I think a lot of people shut their laptops prematurely when it all kicked off but a lot of the big players have still been spending serious money and it’s been good to be able to help marketing teams through this.

You have worked for numerous high profile clients, is there a job that sticks out to you that have learned the most from?

I think for me there are two jobs that sort of made me realise how far I had come.

The first was shooting The Ivy a couple of years back, it sort of put me on the map in the interior photography scene in Manchester and for a few months after I was the guy who shot The Ivy and I got a lot of new clients from that.

The second was my first job for Manchester United, everyone has heard of them no matter where you go in the world, so to be trusted shooting current players for their sponsor's marketing was a pretty big deal.

The fact I’ve been hired again by them multiple times quiets that imposter syndrome somewhat too.

Do you have any tips for young creatives making the decision to find work or to go freelance?

In the current climate, I think setting up for yourself is the best route to take.

I’ve already mentioned it but I can’t see the traditional agency model being around for too much longer, budgets are squeezed everywhere and everyone is being overworked, it really is a race to the bottom.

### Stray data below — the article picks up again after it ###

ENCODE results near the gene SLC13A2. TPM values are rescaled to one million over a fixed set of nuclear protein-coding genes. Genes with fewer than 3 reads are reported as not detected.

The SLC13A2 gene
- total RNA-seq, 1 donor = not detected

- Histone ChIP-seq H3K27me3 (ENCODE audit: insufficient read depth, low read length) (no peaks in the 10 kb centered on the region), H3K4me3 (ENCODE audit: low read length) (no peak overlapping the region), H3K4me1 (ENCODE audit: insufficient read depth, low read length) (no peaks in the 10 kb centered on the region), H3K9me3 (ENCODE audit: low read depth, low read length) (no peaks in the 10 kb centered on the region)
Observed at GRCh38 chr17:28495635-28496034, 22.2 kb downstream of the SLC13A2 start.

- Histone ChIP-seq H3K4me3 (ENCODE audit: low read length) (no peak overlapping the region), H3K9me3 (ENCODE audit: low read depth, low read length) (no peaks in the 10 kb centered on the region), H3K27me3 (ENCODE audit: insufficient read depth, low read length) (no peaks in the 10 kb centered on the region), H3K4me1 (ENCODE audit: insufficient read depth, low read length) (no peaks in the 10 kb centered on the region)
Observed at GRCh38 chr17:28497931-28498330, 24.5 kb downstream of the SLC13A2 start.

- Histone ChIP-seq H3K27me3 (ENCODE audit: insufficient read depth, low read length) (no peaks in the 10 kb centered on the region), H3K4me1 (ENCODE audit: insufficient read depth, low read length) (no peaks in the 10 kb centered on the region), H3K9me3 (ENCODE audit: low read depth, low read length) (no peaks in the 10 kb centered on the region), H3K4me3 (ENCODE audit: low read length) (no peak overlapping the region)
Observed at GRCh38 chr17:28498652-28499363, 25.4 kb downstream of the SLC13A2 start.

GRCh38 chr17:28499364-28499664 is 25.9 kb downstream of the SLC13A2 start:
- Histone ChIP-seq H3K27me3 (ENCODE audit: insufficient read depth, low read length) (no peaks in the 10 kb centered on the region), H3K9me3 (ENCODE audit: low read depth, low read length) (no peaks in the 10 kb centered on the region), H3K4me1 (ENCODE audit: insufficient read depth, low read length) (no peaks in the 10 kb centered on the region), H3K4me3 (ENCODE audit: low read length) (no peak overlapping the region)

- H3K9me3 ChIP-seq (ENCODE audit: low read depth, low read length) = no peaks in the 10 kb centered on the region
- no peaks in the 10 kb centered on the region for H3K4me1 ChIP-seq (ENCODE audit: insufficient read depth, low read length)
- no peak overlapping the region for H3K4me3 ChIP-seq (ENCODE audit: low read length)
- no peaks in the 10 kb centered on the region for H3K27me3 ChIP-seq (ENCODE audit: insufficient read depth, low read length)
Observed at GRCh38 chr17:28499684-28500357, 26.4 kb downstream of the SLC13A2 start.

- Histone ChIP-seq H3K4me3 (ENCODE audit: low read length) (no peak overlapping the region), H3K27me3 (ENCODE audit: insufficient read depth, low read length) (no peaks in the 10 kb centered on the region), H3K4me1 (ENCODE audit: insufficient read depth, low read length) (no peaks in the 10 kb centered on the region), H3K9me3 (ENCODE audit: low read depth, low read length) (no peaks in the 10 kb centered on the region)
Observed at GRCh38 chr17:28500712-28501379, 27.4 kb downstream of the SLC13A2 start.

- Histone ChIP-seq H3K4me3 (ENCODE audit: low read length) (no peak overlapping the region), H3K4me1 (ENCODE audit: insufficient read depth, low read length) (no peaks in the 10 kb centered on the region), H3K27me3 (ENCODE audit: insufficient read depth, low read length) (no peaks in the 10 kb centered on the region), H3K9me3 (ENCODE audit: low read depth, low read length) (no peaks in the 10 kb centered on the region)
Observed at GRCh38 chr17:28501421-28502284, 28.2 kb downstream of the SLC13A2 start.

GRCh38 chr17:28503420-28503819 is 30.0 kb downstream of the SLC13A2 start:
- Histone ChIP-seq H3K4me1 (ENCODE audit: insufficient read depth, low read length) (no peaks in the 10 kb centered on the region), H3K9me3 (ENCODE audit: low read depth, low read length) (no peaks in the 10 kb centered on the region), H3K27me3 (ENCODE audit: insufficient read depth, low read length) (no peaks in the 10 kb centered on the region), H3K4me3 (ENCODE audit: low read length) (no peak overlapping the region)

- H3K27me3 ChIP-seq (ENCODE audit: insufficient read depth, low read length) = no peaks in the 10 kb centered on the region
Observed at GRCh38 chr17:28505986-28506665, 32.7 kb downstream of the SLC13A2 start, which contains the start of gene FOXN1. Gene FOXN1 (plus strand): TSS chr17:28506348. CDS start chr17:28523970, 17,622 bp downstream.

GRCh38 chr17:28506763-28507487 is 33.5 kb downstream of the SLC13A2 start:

Working for yourself gives you the opportunity to really carve your own niche and become known for how you work rather than how someone else believes something should look.

For the first year of my freelance journey, I spent at least 50% of my week networking. Which is hard because I am naturally very introverted, nothing scared me more than the thought of standing in front of 30-50 people and trying to explain to them what I do.

Doing this 3-4 times a week was a baptism of fire and you will quickly become good at selling yourself and your work.

I think there is a massive amount of weight put on social media at the moment and I actually generate less than 10% of my new clients through it.

There is no substitute to going out and actually meeting people.

Since 2017 you have worked under Jak Spedding Photography. Was this a hard decision to make, to go freelance?

I always had the idea in my head that I wanted to try it before I turned 30 and agency life had begun to turn really toxic and had me questioning whether photography was even what I wanted to do anymore.

A client at the time asked me to come on board for them and expand their photography capabilities which sort of gave me the realisation that if I could do it for them then doing it for myself wasn’t going to be all that much different.

One day I was sat in the studio listening to Gary Vee who’s the famous line “quit your bullsh*t job because you can always get another one” really hit home. I handed my notice in there the next day and haven’t looked back.

That is all the things you have done, what’s next for you?

Hmmm, I think like any creative I want to produce better work. My “style” has evolved quite a bit just over the last few years so I’m excited to see where that goes.

In terms of growth, I’m really happy with where I am. I think a lot of people struggle when they first start out because they try to make themselves look bigger than they are. I’ve got a great group of freelancers around me whom I know I can call on and 99% of clients do not care that you’re not running an 80+ person agency as long as they get the best work available to them.